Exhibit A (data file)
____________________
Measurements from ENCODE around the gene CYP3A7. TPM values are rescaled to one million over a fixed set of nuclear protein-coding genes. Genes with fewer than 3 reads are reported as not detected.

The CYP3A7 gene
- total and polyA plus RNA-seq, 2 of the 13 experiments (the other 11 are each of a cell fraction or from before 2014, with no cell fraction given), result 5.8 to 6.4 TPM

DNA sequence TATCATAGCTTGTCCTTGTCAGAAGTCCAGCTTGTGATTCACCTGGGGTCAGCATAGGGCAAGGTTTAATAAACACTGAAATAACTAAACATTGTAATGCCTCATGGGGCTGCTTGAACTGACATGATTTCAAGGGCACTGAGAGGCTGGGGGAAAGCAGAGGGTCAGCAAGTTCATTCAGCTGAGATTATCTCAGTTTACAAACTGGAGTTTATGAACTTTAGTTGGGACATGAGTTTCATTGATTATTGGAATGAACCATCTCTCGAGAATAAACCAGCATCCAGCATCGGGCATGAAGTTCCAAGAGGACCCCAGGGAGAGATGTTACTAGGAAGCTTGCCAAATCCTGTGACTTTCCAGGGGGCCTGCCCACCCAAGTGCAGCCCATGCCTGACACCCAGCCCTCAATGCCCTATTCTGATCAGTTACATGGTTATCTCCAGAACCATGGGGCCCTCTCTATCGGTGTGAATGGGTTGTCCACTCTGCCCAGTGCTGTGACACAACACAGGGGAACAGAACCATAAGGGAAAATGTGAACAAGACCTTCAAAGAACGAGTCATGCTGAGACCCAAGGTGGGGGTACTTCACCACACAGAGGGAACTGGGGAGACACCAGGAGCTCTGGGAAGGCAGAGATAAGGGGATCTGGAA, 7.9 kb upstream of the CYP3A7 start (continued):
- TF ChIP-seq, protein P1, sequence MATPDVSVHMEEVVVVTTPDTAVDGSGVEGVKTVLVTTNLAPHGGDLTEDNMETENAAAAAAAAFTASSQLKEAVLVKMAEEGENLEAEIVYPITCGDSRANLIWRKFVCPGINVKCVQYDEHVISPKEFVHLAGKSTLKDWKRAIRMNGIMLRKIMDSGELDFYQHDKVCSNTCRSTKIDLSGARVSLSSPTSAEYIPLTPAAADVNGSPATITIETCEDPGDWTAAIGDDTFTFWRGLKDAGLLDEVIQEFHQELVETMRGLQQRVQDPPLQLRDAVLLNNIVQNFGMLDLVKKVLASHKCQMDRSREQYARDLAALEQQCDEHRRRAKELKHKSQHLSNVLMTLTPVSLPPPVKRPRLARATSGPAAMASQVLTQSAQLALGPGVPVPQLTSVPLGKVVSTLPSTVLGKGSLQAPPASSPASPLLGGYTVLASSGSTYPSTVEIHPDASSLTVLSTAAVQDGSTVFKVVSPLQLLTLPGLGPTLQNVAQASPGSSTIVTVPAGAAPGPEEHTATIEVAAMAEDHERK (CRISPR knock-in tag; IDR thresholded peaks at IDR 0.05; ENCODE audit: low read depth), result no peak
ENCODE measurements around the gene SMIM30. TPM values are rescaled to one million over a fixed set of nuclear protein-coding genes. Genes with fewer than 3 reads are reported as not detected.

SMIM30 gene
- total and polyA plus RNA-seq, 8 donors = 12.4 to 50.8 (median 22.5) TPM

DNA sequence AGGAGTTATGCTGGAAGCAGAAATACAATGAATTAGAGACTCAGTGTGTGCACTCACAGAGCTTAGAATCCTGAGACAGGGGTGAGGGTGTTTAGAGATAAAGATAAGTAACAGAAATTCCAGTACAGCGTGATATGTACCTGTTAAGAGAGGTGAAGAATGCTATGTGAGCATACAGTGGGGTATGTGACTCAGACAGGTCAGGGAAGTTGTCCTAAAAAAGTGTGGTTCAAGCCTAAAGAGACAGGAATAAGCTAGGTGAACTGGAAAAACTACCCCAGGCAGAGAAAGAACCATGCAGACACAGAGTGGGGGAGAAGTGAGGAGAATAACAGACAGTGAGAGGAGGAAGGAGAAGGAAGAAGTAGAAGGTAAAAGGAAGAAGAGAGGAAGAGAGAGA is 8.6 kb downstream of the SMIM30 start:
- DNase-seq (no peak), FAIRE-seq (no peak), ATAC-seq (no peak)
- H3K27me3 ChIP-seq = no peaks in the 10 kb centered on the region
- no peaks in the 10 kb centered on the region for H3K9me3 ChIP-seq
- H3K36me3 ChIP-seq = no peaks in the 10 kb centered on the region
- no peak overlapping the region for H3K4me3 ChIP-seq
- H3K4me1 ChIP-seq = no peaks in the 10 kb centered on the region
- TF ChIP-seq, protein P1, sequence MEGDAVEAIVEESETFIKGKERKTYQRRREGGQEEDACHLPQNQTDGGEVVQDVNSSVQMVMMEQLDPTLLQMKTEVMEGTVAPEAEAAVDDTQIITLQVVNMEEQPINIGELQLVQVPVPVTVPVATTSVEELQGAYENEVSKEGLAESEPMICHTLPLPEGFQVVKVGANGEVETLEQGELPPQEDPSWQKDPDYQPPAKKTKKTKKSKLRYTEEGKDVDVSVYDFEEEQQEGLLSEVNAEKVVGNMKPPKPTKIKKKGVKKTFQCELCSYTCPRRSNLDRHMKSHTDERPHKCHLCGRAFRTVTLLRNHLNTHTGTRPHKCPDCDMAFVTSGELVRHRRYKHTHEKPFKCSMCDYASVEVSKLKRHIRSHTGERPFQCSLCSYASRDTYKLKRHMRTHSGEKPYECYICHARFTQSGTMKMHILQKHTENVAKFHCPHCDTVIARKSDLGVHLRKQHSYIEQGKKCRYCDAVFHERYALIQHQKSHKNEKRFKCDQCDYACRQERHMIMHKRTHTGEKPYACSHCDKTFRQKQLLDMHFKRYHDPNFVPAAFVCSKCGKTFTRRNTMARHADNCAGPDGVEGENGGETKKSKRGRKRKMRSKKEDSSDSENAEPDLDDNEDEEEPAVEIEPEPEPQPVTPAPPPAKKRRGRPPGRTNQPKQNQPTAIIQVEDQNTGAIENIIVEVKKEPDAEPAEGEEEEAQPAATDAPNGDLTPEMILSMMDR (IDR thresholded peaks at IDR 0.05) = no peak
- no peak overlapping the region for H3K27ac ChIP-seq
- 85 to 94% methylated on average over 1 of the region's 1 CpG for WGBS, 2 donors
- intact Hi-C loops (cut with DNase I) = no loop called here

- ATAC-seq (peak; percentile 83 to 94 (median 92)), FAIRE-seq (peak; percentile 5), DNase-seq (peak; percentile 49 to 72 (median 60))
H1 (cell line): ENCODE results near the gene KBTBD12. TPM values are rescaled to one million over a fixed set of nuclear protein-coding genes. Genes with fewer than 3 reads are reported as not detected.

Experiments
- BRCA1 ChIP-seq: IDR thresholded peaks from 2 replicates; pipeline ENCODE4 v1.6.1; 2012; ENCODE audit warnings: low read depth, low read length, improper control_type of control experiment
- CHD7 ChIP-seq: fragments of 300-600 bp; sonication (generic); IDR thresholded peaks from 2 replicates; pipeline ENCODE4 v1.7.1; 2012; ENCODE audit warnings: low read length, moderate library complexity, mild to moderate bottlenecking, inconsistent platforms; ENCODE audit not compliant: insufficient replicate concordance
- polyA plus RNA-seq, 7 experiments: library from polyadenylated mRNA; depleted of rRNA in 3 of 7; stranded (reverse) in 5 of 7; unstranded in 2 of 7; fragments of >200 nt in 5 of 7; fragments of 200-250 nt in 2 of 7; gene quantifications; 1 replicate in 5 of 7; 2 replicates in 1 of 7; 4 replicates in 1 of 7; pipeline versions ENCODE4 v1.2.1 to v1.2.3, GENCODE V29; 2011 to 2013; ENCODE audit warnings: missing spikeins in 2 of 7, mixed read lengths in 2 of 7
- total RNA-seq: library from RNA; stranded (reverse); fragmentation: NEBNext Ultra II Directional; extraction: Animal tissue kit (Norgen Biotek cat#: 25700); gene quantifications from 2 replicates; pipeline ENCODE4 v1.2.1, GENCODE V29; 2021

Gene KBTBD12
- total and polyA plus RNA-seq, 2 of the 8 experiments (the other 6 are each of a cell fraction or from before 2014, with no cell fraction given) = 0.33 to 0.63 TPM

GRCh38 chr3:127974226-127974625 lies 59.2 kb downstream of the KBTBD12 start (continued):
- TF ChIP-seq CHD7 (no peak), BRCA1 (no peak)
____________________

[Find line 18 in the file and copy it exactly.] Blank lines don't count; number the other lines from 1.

- 85 to 94% methylated on average over 1 of the region's 1 CpG for WGBS, 2 donors